By Pete Muntean, Gregory Wallace and Eric Levenson, CNN

(CNN) — The cargo ship Dali that crashed into Baltimore’s Key Bridge in March had a pair of catastrophic electrical failures minutes before the crash and had experienced two blackouts a day earlier, according to a preliminary report released Tuesday by the National Transportation Safety Board.

The 24-page report details investigators’ early factual findings on the March 26 disaster that took down the 1.6-mile long steel structure, killing six construction workers on the bridge and severing access to critical shipping routes in and out of the Port of Baltimore.

According to the report, the two power outages occurred three ships’ lengths from the bridge and were triggered by the tripping of two critical circuit breakers, which caused several pumps required for the ship’s single propeller and its single rudder to stop working. The emergency generator was not configured to power the ship, the report said.

The ship at the time of the failure was under the control of an apprentice pilot, who was accompanied by a senior pilot. When the pilots boarded, the captain reported the ship was in good working order, according to the report.

NTSB investigators said the crewmembers tested negative for drugs and alcohol, and the fuel tested negative for contaminants three times.

About 10 hours earlier, while the ship was still moored in the Port of Baltimore, it experienced two onboard blackouts, one caused by a crew error, according to the report.

“The NTSB is still investigating the electrical configuration following the first in-port blackout and potential impacts on the events during the accident voyage,” the report states.

The FBI and Coast Guard are looking into whether the crew failed to report the in-port power outage as part of a criminal investigation, according to a US official familiar with the matter.

An NTSB preliminary report does not conclude a probable cause. Those findings will be part of a final report that could take investigators up to two years to complete.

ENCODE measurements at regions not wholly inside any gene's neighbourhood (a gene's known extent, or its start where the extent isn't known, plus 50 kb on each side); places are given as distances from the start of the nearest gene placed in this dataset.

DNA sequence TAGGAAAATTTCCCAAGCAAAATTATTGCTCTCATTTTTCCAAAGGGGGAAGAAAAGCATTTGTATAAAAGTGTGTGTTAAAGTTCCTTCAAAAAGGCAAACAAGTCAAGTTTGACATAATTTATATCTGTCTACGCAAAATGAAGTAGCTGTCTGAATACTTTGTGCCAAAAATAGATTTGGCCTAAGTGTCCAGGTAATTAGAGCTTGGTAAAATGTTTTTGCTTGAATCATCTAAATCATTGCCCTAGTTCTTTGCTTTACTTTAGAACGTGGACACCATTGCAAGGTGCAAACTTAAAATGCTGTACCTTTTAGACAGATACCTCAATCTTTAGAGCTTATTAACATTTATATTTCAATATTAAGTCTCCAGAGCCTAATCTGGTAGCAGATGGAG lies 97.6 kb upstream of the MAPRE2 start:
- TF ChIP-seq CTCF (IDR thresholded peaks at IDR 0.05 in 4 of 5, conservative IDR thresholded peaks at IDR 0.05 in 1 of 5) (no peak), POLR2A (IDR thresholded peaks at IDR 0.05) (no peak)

The report notes several areas that are still being investigated, including “the design and operation of the Dali’s power distribution system (including its breakers).”

The report took 49 days to publish, longer than the typical month it takes for the agency’s investigators to publish such a report.

On Wednesday, NTSB Chair Jennifer Homendy will testify on the bridge collapse before the House Committee on Transportation & Infrastructure. Other witnesses include officials from the US Coast Guard and the Army Corps of Engineers.

6 workers died, and others narrowly escaped

The ship, weighing about 213 million pounds, had lost engine and electrical power shortly before hitting the bridge, officials said. Video footage from moments before the crash showed plumes of black smoke coming from the vessel as well as the lights flickering on and off, likely due to an emergency generator activating after an initial blackout.

Six construction workers who were filling potholes on the bridge were killed in the disaster. The victims were immigrants from El Salvador, Mexico, Guatemala and Honduras who worked to support their families.

The NTSB report details the near-catastrophic experiences of a crew member on the ship and a road maintenance inspector on the bridge.

The crew member was on the bow of the ship at the time of the crash. “(He) told investigators that, as he was releasing the brake on the port anchor, he had to escape from the falling bridge before he was able to reapply the brake,” the report states.

The inspector on the bridge had been walking the span when the ship struck. “He ran north and made it to the nearest surviving span before the rest of the bridge collapsed,” the report states.

The bridge’s collapse also has strangled the regional infrastructure. The wreckage of the bridge has clogged the port, a major shipping channel for the sugar and automotive industries. In addition, the Key Bridge was a critical thoroughfare, with 30,000 commuters relying on it every day, Maryland Gov. Wes Moore said.

Officials have vowed to rebuild the bridge – but the exact cost remains unclear. A spokesperson for the Insurance Information Institute has estimated the bridge alone could be worth more than $1.2 billion.

President Joe Biden has said he’s committed to helping rebuild the bridge as soon as possible and said the federal government will bear the costs.

Multiple investigations are underway to try to determine who might be responsible for the catastrophe. Last month, Baltimore Mayor Brandon Scott announced a probe “to hold the wrongdoers responsible and to mitigate the immediate and long-term harm” to residents.

The ship’s Singaporean owner, Grace Ocean Private Limited, and manager, Synergy Marine PTE LTD, filed a petition in federal court last month asking for a $43.6 million limit on potential liability payouts.

The city of Baltimore has asked the court to deny that request. It also filed a legal claim against Grace Ocean and Synergy Marine, accusing both companies of having an “incompetent crew” aboard the Dali that lacked proper skill and training,

Darrell Wilson, a spokesperson for the ship’s owner and manager, declined to comment to CNN “out of respect for the ongoing investigations and any future legal proceedings.”

This is a developing story and will be updated.

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